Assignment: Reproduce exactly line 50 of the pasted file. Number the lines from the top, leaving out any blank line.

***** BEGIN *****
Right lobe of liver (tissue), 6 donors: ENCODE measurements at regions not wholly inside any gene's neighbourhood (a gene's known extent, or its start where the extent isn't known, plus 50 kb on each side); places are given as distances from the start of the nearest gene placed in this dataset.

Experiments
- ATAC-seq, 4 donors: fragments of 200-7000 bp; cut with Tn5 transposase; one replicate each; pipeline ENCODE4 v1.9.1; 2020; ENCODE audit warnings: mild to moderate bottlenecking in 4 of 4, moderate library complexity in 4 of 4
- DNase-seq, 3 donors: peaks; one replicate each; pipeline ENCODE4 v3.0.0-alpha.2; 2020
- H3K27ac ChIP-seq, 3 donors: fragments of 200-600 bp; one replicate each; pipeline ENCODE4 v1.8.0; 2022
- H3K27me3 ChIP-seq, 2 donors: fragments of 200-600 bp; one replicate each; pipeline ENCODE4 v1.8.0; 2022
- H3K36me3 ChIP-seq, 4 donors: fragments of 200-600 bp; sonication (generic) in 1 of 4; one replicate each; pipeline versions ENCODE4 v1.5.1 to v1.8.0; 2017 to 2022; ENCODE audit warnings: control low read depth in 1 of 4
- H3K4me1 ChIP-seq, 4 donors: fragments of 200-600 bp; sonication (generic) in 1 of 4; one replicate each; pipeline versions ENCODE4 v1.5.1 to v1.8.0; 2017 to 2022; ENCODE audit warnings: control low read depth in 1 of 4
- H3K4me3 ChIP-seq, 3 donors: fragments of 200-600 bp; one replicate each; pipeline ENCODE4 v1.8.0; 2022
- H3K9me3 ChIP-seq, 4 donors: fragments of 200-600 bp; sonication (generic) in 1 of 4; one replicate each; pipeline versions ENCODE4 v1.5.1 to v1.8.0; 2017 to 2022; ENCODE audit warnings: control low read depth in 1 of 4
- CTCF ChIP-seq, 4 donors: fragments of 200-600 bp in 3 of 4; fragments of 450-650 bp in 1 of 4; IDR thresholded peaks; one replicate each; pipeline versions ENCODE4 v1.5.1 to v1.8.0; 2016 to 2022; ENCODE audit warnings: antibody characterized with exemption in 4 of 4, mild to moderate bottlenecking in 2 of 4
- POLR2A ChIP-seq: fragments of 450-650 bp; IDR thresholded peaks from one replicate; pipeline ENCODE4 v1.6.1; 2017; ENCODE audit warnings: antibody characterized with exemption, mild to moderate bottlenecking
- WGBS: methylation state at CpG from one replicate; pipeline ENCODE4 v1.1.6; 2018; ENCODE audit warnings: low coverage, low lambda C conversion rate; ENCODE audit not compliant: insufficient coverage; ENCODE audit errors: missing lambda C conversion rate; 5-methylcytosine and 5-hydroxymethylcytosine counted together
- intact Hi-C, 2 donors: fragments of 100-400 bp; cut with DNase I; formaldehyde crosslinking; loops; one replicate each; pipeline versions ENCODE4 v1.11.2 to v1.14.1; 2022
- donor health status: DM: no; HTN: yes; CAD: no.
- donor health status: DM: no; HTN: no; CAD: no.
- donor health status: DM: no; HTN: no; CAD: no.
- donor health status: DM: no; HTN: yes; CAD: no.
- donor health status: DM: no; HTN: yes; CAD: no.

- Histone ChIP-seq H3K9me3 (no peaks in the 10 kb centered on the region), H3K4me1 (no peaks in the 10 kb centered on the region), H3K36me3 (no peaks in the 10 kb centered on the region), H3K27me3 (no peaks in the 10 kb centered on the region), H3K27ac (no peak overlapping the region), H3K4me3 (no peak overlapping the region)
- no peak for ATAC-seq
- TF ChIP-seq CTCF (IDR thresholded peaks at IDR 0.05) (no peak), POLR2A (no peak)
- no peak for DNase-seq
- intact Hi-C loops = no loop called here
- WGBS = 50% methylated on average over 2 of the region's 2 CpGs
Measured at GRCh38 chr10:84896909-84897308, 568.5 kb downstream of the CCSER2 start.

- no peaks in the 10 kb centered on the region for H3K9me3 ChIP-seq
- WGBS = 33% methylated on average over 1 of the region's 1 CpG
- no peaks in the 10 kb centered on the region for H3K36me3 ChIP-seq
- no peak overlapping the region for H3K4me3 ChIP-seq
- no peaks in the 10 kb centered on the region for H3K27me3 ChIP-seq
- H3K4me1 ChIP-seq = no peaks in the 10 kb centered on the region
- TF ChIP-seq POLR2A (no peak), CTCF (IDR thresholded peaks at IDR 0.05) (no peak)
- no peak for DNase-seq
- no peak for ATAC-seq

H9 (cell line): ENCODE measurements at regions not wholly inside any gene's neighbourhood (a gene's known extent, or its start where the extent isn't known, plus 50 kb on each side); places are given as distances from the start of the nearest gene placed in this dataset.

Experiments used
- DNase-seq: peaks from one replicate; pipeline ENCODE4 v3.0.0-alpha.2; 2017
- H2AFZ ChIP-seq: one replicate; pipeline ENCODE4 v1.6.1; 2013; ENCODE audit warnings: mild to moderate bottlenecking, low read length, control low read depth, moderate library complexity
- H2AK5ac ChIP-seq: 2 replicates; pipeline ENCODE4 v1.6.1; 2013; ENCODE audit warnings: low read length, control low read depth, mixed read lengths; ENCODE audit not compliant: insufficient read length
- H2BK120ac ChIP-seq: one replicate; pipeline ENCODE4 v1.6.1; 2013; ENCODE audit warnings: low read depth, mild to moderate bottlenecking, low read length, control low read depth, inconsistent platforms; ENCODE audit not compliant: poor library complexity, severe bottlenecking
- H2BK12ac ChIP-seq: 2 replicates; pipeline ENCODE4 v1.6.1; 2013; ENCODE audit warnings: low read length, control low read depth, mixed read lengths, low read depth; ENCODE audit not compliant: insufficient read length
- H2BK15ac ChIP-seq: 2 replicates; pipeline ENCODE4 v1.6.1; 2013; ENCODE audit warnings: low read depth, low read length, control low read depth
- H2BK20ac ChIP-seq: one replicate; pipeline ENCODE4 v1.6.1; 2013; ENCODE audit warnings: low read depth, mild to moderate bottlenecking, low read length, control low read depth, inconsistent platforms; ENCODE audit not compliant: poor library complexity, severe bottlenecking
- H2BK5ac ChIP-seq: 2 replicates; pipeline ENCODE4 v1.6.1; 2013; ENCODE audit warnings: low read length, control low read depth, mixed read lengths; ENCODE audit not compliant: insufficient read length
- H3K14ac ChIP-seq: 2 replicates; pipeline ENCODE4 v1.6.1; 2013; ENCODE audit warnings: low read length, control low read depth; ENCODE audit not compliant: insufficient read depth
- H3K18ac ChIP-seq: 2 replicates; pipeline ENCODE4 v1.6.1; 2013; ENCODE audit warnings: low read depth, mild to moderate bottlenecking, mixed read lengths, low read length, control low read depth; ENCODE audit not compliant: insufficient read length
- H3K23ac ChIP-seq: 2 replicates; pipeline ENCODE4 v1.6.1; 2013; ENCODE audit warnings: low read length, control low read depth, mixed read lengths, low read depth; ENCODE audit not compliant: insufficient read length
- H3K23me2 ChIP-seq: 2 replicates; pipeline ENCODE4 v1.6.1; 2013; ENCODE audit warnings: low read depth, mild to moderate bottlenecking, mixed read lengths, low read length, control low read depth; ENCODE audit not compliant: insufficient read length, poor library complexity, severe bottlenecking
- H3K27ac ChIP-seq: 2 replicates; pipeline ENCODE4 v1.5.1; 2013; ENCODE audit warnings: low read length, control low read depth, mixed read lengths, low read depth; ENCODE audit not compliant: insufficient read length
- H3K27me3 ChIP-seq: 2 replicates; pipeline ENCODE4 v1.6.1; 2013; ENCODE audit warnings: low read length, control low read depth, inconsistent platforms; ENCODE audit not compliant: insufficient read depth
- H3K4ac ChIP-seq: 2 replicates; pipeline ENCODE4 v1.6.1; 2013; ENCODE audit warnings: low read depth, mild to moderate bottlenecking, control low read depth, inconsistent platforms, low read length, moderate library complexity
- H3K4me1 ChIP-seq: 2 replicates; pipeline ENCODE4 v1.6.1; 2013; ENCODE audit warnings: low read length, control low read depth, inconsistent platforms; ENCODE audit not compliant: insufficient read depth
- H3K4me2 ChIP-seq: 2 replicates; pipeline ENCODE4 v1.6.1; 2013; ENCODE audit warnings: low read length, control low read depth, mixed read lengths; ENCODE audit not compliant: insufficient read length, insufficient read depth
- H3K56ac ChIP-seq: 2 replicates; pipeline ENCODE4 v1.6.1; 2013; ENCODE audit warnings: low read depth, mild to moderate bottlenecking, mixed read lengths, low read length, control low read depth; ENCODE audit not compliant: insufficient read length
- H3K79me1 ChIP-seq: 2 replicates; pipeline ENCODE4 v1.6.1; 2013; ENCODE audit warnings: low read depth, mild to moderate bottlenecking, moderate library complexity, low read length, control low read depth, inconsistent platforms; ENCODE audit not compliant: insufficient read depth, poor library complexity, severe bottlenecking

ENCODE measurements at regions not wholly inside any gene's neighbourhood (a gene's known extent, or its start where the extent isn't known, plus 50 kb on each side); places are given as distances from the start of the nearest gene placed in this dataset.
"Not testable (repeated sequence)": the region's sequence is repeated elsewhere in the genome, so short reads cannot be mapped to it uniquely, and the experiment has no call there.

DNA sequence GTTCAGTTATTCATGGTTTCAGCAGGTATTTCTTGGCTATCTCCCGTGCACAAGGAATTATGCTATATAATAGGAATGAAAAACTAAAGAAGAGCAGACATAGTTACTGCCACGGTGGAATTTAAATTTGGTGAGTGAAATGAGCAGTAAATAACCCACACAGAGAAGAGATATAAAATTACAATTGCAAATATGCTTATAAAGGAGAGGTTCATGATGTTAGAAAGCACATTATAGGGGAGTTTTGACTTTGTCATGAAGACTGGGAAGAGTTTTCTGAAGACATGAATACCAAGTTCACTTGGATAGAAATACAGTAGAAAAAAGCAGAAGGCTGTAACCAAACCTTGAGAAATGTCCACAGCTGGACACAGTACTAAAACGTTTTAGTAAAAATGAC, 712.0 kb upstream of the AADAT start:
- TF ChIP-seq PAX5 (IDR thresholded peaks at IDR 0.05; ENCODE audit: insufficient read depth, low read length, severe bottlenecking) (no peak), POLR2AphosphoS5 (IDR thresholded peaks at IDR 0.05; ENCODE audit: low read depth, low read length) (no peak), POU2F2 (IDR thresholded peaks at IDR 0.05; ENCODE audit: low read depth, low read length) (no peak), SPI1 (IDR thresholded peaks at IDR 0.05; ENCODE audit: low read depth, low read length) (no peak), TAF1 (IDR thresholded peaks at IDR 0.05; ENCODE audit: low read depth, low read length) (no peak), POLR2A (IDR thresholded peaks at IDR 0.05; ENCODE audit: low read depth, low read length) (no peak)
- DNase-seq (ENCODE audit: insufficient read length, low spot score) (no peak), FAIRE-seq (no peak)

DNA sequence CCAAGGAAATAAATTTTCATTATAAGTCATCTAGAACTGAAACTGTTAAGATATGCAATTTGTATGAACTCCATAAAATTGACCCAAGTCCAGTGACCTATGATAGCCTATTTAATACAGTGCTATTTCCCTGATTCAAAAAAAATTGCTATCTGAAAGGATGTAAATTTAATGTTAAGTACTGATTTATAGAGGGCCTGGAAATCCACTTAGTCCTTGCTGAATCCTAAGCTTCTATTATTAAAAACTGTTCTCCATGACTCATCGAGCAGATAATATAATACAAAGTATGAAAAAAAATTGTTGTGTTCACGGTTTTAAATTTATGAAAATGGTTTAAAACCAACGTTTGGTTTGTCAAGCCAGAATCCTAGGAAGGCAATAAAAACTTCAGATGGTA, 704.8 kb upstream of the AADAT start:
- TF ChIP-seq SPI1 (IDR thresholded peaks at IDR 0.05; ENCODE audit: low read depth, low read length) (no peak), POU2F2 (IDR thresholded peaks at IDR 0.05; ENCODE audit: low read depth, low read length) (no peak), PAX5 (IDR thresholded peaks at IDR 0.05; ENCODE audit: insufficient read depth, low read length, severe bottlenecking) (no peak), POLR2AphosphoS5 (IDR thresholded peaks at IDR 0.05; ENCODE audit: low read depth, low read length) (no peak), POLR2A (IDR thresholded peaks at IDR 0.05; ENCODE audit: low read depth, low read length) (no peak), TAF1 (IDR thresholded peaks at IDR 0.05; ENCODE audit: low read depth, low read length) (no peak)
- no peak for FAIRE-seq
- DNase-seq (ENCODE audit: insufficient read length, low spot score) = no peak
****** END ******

- H3K27ac ChIP-seq: 2 replicates; pipeline ENCODE4 v1.5.1; 2013; ENCODE audit warnings: low read length, control low read depth, mixed read lengths, low read depth; ENCODE audit not compliant: insufficient read length